Miliband vows new armed forces laws

Herald Series: Ed Miliband used a visit to Camp Bastion to promise new legislation to protect the armed forces if Labour wins the 2015 general election Ed Miliband used a visit to Camp Bastion to promise new legislation to protect the armed forces if Labour wins the 2015 general election

Ed Miliband promised swift action from a Labour government to beef up legal sanctions to protect the armed forces from assault and discrimination in the UK as he met troops in Afghanistan.

The Labour leader used a visit to Camp Bastion to promise new legislation within a year of taking office if the party wins the 2015 general election.

With UK forces due to be withdrawn by the end of the year, Mr Miliband said they should take pride in what they had achieved but cautioned that the job was "not yet done".

Critics have raised concerns that international support for Afghanistan and its civilian population will not be sufficiently maintained once the Nato-led mission has been wound down.

"We will not let the heroism and bravery of our armed forces be forgotten once Afghanistan has dropped from the headlines," Mr Miliband told personnel.

"We as a party and as a government will be committed to recognising the unique place of the armed forces in our society.

"That is why today I want to tell you that we are committed to changing the law to make it a specific criminal offence to assault a member of the armed forces, and to outlaw discrimination against service personnel and veterans.

"Men and women in the Army, Navy and RAF serve us with dignity and bravery. It is our duty to ensure they are treated with dignity in return."

Labour frontbencher Thomas Docherty introduced an Armed Forces (Prevention of Discrimination) Bill to the Commons as a Private Member's Bill - backed by the party leadership.

It stands virtually no chance of becoming law but Mr Miliband is committed to introducing it as a government measure if he becomes prime minister.

Physical or verbal assaults motivated by someone's membership of the military would become an aggravated offence.

Protection against discrimination presently afforded disabled people, religious groups and members of ethnic minorities would be extended to personnel.

And there would be a legal ban on serving members and veterans being refused access to shops, restaurants, hotels, pubs and other services on the grounds of their service.

Defence Minister Anna Soubry has told MPs the Government was alert to the issues but "not aware of any increase and we are not aware of any problem".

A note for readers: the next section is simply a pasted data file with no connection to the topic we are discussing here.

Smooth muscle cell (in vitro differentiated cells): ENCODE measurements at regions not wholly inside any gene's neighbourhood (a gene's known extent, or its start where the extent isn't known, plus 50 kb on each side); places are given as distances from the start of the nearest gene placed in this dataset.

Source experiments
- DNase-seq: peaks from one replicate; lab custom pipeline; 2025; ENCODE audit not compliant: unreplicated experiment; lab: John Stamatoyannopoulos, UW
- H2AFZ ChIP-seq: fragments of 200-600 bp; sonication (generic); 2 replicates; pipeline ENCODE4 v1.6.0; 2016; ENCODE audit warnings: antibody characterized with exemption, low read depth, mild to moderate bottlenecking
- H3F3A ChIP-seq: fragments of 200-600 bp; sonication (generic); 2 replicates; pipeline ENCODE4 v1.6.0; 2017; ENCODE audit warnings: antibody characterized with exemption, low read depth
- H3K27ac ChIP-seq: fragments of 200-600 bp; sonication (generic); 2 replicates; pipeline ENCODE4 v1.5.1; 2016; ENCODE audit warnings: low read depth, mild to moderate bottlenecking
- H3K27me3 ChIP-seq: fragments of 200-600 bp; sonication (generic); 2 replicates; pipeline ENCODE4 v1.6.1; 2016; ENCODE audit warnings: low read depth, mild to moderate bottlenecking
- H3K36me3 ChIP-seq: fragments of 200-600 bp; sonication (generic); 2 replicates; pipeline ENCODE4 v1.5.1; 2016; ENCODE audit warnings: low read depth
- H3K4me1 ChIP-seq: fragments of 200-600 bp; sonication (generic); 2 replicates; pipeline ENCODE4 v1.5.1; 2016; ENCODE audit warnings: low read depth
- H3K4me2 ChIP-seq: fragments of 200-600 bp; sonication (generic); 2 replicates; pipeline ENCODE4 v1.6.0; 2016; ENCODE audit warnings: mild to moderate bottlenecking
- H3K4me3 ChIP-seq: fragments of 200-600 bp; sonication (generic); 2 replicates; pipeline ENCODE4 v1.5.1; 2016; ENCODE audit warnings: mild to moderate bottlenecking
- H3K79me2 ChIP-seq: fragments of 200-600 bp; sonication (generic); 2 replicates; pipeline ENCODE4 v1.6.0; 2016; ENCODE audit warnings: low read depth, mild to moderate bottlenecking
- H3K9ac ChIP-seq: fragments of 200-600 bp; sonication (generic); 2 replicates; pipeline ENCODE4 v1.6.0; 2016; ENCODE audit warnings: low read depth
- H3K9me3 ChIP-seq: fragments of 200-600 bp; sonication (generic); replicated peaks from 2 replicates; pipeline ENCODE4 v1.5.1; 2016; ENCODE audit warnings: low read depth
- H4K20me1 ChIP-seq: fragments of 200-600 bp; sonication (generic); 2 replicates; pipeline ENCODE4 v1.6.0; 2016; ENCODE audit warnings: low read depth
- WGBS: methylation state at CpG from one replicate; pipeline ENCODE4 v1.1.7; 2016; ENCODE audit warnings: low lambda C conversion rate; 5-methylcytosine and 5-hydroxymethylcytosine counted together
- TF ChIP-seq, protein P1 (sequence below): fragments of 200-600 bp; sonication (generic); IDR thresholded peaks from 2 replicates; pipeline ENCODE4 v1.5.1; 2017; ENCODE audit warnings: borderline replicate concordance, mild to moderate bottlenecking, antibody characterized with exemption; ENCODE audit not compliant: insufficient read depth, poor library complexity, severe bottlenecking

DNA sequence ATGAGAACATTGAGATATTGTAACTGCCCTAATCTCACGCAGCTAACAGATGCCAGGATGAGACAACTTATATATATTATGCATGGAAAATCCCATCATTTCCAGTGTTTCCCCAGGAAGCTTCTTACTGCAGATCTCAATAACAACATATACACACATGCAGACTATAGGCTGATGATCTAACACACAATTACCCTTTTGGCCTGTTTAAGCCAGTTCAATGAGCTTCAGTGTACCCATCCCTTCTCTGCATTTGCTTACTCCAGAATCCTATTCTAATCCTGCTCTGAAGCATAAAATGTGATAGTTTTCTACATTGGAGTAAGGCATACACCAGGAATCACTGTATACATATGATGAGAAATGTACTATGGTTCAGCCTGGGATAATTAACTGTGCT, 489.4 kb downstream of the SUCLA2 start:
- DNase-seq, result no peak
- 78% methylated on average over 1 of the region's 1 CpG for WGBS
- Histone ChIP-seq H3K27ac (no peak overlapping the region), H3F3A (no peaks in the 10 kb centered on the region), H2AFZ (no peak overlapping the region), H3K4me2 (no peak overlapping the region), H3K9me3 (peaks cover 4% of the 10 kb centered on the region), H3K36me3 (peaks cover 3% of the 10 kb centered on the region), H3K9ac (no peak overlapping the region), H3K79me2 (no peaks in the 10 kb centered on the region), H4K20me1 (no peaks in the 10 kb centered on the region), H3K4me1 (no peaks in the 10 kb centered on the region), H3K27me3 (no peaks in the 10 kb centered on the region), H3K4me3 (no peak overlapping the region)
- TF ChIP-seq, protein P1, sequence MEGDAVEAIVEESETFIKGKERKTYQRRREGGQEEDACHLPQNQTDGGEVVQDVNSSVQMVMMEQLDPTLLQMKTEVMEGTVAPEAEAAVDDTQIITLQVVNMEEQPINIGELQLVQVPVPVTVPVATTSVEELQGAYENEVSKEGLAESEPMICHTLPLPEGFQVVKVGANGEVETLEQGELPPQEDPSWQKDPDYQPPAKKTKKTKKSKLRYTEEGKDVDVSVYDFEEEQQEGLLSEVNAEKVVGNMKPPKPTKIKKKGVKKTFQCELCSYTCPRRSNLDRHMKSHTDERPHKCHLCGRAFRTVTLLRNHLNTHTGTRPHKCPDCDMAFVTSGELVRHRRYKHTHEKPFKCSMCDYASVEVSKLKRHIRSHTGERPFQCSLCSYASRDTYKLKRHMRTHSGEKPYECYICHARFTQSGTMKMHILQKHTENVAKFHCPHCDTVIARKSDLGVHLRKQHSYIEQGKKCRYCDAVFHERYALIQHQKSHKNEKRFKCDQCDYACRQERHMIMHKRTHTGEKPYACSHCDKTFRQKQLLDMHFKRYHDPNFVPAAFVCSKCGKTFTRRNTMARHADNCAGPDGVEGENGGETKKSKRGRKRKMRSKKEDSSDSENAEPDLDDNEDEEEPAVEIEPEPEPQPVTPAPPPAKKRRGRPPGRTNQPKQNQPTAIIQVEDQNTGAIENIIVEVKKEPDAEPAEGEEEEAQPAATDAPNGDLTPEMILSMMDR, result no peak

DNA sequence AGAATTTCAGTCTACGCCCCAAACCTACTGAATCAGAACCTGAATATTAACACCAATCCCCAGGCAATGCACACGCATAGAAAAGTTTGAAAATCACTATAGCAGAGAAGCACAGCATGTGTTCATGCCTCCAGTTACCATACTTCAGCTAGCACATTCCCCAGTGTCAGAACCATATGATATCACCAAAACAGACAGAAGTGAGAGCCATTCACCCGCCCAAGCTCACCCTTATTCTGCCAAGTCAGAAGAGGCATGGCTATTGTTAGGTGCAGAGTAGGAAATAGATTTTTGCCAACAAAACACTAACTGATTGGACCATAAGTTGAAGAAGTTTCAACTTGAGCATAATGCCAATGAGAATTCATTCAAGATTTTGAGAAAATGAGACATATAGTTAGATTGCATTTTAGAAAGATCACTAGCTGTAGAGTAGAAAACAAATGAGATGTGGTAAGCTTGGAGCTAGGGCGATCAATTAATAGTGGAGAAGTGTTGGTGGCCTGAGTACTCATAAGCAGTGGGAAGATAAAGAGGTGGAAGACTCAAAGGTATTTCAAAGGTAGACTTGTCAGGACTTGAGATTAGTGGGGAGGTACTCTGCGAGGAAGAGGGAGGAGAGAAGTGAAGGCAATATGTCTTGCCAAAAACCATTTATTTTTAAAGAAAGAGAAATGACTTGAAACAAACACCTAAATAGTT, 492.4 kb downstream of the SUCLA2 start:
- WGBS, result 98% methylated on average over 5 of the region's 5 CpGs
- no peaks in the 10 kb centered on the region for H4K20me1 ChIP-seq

One recent survey suggested that one in five had been subject to verbal abuse, 18% refused service in hotels, pubs or restaurants simply for wearing their uniforms, and 6% victims of violence or attempted violence.

Mr Miliband's visit comes days after the first death of a UK soldier in the country in 2014, which is due to be the last year of the military campaign against the Taliban which began in 2001.

The drawdown of British troops is under way, and all combat troops are due to have left by the end of the year.

"As our military operations draw to an end, you and everyone who has served in Afghanistan can take pride in what has been achieved here," he told them.

But he said it was important for politicians to recognise that " the job here is not yet done".

"There is an urgent need for reconciliation between the different parties in Afghanistan and for the presidential elections to pass off peacefully.

"There is a long-term challenge to reconstruct and develop Afghanistan, which is why we are committed to keep funding work to rebuild this country for years to come.

"You know and we know many of our troops have made huge sacrifices, including the ultimate sacrifice.

"We honour them and we honour all those who have made the served here if we keep building to create a more secure, more stable and more prosperous Afghanistan."

An MoD spokesman said: "The men and women of our armed forces reflect what is best in our society and any discrimination against them is unacceptable.

"We have worked hard to ensure our armed forces, veterans and families have the support they need and are treated with the dignity they deserve.

"That is why we enshrined the Armed Forces Covenant in law and since then almost 400 local authorities have signed up to pledge their support locally and around 80 companies have already shown an interest in joining the new Corporate Covenant.

"This shows the immense amount of respect and gratitude there is for our armed forces across society and we would encourage anyone else who wants to show their support to sign a local Community Covenant or join the Corporate Covenant."

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